By Brian L. Milne, Energy Editor, Schneider Electric
Snowstorms are again enveloping the heavy population centers of the Northeast and Mid-Atlantic, with the winter weather expected to limit driving, retarding demand for gasoline which fell to a one-year low during the week that the “polar vortex” descended upon a large swath of the United States.
Preliminary data from the Energy Information Administration (EIA) shows gasoline supplied to market averaged 8.021 million bpd during the week-ended Jan. 10, the most recent data available. The previous low was plumbed during the first week of 2013, with gasoline demand weakest in January and February.
The financial market reacted to the seasonal weakness in gasoline earlier in January, with the nearest delivered New York Mercantile Exchange Reformulated Blendstock for Oxygenate Blending futures contract sliding to a two-month low mid-January at $2.5882 gallon. In the physical market, supplier offers for gasoline were shallowly mixed on average at major metropolitan markets across the U.S. heading into this week, while EIA’s U.S. retail gasoline price average eased 0.5cts to a $3.327 gallon three-week low during the week-ended Jan. 13.
NYMEX RBOB futures are indexed against in the spot market.
Following Martin Luther King Jr. Day, NYMEX RBOB futures were rallying on bullish technical signals and upward revisions to global oil demand expectations amid growing sentiment the world economy would continue to expand in 2014 and on better-than-expected oil consumption data from late 2013.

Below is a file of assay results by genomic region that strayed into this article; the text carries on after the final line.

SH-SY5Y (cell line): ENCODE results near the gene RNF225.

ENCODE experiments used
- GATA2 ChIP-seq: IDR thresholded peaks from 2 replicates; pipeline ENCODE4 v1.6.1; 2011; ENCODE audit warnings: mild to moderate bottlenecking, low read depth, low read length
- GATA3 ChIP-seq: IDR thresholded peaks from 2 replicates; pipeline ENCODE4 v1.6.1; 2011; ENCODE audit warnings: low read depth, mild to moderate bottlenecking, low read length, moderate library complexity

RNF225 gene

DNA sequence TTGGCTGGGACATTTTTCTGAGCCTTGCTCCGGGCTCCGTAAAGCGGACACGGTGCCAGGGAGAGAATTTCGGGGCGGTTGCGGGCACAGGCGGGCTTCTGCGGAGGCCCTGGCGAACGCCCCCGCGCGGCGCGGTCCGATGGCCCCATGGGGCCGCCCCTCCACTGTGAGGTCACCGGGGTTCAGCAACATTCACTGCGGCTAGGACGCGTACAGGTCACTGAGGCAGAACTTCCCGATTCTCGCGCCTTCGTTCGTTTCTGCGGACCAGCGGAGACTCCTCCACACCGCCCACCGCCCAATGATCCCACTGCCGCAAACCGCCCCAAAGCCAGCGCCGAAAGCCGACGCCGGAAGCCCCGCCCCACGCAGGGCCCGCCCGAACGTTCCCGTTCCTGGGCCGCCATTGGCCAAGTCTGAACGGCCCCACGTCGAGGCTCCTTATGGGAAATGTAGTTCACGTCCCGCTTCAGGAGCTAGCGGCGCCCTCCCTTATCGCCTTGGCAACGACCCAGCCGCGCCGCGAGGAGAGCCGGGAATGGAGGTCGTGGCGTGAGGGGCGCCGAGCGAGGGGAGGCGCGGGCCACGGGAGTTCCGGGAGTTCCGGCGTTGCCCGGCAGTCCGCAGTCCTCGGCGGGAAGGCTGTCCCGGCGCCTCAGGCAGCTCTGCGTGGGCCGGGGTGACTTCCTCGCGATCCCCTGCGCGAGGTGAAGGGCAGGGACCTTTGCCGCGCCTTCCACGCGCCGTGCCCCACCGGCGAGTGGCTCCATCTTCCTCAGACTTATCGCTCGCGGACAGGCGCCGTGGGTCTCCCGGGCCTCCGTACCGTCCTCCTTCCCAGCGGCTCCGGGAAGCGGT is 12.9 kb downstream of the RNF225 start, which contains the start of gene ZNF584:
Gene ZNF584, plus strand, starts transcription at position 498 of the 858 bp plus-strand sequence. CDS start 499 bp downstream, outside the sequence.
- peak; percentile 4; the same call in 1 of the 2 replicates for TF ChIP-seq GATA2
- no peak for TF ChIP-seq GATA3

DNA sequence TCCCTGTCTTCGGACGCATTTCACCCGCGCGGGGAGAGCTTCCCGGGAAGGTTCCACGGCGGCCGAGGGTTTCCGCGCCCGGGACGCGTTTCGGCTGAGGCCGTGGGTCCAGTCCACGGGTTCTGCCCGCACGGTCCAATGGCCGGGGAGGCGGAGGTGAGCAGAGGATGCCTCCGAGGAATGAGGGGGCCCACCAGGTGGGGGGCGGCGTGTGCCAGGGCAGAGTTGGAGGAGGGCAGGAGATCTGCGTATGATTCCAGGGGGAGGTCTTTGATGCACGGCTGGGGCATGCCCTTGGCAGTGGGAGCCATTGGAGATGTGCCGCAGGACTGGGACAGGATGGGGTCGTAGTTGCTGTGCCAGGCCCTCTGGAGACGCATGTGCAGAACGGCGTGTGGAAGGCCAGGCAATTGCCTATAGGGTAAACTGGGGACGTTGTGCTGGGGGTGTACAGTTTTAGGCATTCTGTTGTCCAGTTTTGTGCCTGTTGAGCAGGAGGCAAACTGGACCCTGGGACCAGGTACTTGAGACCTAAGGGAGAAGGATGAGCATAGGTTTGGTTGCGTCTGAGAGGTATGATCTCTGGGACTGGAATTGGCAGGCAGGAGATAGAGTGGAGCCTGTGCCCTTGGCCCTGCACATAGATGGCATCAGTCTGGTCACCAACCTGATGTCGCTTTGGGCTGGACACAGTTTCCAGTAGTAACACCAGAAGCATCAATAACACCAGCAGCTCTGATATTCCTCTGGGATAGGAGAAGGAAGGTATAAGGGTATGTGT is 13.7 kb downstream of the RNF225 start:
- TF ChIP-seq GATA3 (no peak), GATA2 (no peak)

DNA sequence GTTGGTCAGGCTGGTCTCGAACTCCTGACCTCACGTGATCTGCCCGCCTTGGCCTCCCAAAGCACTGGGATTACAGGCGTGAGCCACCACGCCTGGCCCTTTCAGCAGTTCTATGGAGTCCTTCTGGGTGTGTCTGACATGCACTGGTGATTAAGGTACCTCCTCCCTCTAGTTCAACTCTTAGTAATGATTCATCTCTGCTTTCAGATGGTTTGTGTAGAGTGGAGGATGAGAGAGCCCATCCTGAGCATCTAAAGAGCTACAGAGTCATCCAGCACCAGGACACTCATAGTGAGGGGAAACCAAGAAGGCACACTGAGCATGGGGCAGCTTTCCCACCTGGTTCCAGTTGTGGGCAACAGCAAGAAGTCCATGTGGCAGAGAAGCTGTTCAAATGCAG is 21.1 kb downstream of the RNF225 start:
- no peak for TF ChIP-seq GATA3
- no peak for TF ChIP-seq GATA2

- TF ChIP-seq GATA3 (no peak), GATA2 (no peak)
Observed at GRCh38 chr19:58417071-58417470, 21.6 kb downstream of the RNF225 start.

“Unexpectedly strong deliveries in the U.S. lifted global oil demand for the final quarter of last year,” said the Paris-based International Energy Agency Jan. 21 in their latest Oil Market Report, which revised global oil demand up 135,000 bpd for 2013 and 100,000 barrels per day (bpd) for this year.
IEA had also revised higher their global oil demand estimates in their December OMR for 2013 by 130,000 bpd on stronger-than-expected consumption realized in the third quarter.
Global oil demand surprised to the upside late last year, especially in the U.S., with analysts linking the greater-than-expected growth to an expanding economy. That trend is seen continuing this year, with the IEA also revising higher expected crude demand for the current first quarter driven by “surging U.S. crude runs,” lifting its forecast for global refinery crude runs by 110,000 bpd from its December report to 76.8 million bpd.
Supply is also growing, and expected to expand at a greater rate than demand this year that is seen pressuring global crude prices. Still, the higher than projected readings on demand, especially in the U.S. could mitigate the expected decline in global oil prices this year if the current trend continues.
About the Author
Brian L. Milne is the Energy Editor for Schneider Electric—a global specialist in energy management. Milne has been focused on the energy industry for 18 years as an analyst, journalist and editor. He can be reached at email@example.com.